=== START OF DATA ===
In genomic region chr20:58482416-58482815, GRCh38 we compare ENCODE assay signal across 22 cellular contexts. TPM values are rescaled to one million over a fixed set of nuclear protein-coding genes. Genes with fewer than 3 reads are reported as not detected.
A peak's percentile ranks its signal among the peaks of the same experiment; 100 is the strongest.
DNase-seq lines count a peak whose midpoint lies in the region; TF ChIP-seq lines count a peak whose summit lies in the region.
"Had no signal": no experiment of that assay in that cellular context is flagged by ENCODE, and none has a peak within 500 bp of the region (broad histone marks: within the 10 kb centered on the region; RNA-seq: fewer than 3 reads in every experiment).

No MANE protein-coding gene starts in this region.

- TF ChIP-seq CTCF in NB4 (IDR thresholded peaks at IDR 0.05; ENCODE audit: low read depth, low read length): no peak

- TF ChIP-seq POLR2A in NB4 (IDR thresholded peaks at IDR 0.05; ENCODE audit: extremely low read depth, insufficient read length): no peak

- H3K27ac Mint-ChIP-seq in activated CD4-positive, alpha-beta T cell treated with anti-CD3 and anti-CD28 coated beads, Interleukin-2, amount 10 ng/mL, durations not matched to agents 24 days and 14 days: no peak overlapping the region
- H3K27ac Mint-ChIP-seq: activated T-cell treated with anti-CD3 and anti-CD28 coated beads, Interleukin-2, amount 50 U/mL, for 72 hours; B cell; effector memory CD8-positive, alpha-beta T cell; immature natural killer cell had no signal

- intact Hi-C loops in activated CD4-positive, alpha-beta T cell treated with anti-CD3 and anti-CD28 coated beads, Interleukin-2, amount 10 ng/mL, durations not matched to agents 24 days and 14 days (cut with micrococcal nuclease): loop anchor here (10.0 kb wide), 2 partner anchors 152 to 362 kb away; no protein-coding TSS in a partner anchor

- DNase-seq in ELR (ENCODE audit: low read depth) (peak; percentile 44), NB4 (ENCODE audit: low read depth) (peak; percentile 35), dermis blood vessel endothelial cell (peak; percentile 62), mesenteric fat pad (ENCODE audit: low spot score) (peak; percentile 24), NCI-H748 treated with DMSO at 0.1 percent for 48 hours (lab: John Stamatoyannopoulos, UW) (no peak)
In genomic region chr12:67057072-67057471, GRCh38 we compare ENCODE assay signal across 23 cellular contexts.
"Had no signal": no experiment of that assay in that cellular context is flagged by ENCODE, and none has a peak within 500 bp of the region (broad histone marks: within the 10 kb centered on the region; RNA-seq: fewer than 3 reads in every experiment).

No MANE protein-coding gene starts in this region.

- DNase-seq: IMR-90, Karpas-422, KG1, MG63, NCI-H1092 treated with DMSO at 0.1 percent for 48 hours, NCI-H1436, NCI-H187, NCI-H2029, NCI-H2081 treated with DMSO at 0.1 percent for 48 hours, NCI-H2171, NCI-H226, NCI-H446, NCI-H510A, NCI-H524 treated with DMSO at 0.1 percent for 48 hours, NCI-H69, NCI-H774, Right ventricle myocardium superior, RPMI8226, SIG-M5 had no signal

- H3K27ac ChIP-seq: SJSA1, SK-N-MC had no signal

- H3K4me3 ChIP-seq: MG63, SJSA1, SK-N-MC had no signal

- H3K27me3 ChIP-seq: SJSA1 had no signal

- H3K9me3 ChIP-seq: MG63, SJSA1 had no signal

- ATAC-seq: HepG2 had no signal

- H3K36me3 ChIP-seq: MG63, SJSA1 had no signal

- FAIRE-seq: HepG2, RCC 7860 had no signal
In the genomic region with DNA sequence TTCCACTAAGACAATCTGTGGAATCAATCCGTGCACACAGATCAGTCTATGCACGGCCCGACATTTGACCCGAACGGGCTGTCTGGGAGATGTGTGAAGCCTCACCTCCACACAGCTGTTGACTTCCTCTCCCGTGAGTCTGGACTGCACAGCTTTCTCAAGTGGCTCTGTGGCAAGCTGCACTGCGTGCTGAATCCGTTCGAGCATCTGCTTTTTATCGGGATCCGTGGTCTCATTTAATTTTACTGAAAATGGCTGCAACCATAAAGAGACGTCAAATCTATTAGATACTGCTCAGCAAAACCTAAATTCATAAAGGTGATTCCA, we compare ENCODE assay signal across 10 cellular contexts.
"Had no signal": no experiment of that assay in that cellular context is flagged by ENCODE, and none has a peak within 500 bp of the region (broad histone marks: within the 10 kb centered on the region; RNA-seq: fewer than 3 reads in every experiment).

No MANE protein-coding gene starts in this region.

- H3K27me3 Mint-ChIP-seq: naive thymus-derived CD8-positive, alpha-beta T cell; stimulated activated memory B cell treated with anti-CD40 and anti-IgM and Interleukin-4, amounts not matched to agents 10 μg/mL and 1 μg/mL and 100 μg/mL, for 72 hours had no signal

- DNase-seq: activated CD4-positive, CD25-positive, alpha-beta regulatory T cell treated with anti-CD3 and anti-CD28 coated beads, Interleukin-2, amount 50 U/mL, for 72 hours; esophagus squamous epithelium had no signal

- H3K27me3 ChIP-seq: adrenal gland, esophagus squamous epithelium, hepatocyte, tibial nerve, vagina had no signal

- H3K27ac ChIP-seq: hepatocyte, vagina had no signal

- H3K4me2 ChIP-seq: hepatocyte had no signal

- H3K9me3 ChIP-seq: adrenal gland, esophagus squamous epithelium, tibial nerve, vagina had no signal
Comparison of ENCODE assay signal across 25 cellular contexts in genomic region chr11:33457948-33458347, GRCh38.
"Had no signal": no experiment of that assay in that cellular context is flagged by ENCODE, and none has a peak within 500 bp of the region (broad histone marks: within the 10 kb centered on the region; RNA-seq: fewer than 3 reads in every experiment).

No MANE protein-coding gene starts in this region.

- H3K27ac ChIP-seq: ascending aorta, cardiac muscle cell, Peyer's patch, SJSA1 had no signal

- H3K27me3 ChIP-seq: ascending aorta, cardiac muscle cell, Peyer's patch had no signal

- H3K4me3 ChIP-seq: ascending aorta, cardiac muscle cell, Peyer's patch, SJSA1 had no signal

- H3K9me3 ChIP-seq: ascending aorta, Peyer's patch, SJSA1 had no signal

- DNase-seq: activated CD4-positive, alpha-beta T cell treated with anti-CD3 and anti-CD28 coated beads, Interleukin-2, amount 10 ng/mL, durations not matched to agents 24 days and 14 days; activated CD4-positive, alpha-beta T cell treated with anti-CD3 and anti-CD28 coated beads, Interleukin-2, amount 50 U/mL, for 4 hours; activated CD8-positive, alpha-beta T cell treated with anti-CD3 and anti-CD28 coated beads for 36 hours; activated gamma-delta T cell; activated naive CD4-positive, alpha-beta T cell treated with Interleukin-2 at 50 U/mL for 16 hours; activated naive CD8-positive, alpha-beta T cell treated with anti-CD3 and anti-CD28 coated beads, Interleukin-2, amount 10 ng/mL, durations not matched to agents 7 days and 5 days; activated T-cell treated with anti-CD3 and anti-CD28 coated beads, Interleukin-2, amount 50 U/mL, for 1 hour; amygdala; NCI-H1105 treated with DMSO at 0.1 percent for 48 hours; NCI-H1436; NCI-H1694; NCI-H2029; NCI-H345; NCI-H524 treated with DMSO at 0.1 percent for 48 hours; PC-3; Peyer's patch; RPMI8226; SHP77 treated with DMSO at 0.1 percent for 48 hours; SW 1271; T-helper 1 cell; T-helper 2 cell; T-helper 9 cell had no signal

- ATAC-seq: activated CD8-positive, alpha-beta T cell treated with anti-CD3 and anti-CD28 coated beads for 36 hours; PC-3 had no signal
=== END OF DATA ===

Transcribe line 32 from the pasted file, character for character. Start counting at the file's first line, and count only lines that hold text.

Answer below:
Comparison of ENCODE assay signal across 25 cellular contexts in genomic region chr11:33457948-33458347, GRCh38.